THE ARTICLE "Reservation - an alternative proposal" (The Hindu, May 22-23) merits serious attention by the policy makers as well as civil society at large. It has tried to quantify and rationalise the on-going debate on the reservation conundrum. However, the proposal needs to be fine-tuned if it is not to become another exercise in fire-fighting and quick-fixing as there has been no dearth of knee-jerk responses by successive governments in the last 50 years to various issues faced by the nation. Yogendra Yadav and Satish Deshpande have, perhaps, made a beginning to bring some rationality, transparency and fairness into the controversy - the same qualities that Prof. Yadav brought to his poll analyses. It is time the whole issue was looked into ab initio. The concept of reservation began with the intention of assimilating those who were outside the mainstream of society. But over the last 50 years, the whole concept has undergone severe mutation vitiating its original intentions. Civil society now is bitterly polarised because such policies instead of bringing in true `social justice' have created further inequalities, necessitating a mid-course correction. No political party would be interested in undertaking such an exercise. It is for people like Prof. Yadav, the media, industry and like-minded public interest groups to spearhead such an exercise to create a more cohesive civil society.
Not a unanimous report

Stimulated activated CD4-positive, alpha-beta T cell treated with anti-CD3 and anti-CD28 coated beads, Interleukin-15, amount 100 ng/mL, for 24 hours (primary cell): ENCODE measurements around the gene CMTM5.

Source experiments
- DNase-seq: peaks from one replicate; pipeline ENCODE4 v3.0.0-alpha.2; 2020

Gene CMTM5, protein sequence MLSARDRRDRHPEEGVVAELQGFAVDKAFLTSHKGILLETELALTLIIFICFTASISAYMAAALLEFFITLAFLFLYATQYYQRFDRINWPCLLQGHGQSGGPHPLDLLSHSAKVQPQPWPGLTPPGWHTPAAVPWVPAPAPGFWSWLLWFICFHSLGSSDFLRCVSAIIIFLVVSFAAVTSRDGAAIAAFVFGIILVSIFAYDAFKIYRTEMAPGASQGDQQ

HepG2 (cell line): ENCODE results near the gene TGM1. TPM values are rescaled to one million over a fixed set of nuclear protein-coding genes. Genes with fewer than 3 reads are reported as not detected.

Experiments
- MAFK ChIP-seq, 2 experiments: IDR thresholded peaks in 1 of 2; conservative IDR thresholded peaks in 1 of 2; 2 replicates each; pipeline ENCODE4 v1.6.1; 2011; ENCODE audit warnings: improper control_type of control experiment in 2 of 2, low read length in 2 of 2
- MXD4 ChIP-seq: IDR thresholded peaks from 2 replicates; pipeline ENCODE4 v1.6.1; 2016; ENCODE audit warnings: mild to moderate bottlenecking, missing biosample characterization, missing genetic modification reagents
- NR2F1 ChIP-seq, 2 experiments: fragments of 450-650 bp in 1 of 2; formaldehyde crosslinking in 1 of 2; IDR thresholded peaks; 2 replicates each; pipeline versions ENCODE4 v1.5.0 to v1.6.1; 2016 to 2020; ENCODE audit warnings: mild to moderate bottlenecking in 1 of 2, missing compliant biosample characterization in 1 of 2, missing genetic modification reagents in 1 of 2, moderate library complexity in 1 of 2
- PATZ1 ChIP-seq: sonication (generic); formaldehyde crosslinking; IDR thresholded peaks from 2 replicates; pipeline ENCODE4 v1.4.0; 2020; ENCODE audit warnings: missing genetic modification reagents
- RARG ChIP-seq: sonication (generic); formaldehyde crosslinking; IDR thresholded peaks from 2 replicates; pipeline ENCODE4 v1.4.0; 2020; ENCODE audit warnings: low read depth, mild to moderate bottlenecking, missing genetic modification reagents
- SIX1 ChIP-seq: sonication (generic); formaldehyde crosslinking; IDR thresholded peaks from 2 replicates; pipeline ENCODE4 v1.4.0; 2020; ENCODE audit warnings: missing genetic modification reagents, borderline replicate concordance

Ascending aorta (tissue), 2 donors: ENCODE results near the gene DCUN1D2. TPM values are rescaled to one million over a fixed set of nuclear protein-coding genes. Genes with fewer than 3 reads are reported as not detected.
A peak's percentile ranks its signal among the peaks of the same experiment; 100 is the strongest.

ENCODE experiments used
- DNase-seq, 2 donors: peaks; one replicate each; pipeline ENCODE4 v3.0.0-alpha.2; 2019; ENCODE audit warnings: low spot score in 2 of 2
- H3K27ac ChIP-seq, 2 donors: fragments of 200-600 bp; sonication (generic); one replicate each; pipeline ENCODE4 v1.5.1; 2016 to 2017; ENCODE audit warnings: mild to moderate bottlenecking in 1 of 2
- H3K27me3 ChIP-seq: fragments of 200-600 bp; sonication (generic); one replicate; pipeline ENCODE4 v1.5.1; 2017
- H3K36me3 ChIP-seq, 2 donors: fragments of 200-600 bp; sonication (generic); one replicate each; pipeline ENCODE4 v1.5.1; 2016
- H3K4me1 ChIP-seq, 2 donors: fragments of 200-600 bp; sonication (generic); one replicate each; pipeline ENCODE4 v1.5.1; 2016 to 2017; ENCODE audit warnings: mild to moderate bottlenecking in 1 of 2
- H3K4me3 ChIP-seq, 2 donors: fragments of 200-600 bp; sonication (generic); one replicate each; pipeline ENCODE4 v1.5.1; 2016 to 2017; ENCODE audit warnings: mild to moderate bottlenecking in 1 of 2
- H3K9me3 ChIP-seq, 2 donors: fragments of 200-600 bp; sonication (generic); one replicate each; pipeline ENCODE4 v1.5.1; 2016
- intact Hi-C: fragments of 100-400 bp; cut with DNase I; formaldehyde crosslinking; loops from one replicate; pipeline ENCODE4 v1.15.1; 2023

A few things that would need to be looked into could be: (a) It is not a well publicised fact that the Mandal Commission report was not a unanimous report. L.R. Naik, the only Dalit member of the Commission, disagreed with the report and held the view that the MBCs only deserved to be the true inheritors of the report. That view was held forth in the 80s. Today, it finds an echo in the `creamy layer' concept because the process has not helped the truly disadvantaged but the already socially empowered groups. (b) Therefore, to bring some rationality to the entire controversy, a study needs to be initiated quickly, to redefine `social justice' backed by empirical data as to who should really be the beneficiaries of the policy of reservation, if the country is not to degenerate into a simmering cauldron in perpetuity. (c) The Supreme Court then must be approached through a PIL with the results of the said study to legally define `social justice' and have a re-look at the much-touted 93rd constitutional amendment, which was passed without even a semblance of a debate in any forum.(d) The study must collect data on the indicators mentioned in the article of May 22-23 to assess the kind of people, who have been benefited, and in what proportion, since 1952, by the policy of reservation in all the three categories, to impart a meaningful look to the on-going debate. (e) The study must also look into how long or how many times the benefit of reservation should be imparted to a particular family so that, after a particular level of its empowerment, a more needy family can be inducted into its place, without tinkering with the quota at random. This would ensure that at some point in the foreseeable future, the system is able to do away with this provision altogether; thus preventing future conflicts. It is time civil society decided to wage its own battles as the political system is failing in its primary duty of safeguarding the well being of societies it is in charge of.